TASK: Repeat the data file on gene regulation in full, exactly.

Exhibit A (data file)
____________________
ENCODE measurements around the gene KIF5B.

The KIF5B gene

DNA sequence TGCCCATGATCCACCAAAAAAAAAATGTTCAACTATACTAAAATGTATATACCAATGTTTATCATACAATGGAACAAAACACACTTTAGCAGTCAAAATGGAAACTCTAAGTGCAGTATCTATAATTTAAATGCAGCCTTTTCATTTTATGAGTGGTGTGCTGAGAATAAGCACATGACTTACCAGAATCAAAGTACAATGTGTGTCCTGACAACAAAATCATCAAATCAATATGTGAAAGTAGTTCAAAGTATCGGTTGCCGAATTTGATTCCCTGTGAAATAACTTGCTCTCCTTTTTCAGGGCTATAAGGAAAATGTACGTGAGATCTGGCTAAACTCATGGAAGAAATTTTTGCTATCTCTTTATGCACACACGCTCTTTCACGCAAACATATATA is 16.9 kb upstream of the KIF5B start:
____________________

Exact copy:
ENCODE measurements around the gene KIF5B.

The KIF5B gene

DNA sequence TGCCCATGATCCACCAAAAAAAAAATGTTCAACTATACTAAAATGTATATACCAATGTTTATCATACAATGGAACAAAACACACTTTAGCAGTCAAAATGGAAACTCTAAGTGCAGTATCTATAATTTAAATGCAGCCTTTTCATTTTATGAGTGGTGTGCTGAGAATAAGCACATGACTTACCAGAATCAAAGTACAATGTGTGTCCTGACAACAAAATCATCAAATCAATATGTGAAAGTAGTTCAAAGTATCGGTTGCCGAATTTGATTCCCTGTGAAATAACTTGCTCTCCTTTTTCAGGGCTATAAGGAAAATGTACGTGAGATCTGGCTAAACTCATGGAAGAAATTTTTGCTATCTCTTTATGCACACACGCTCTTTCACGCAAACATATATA is 16.9 kb upstream of the KIF5B start: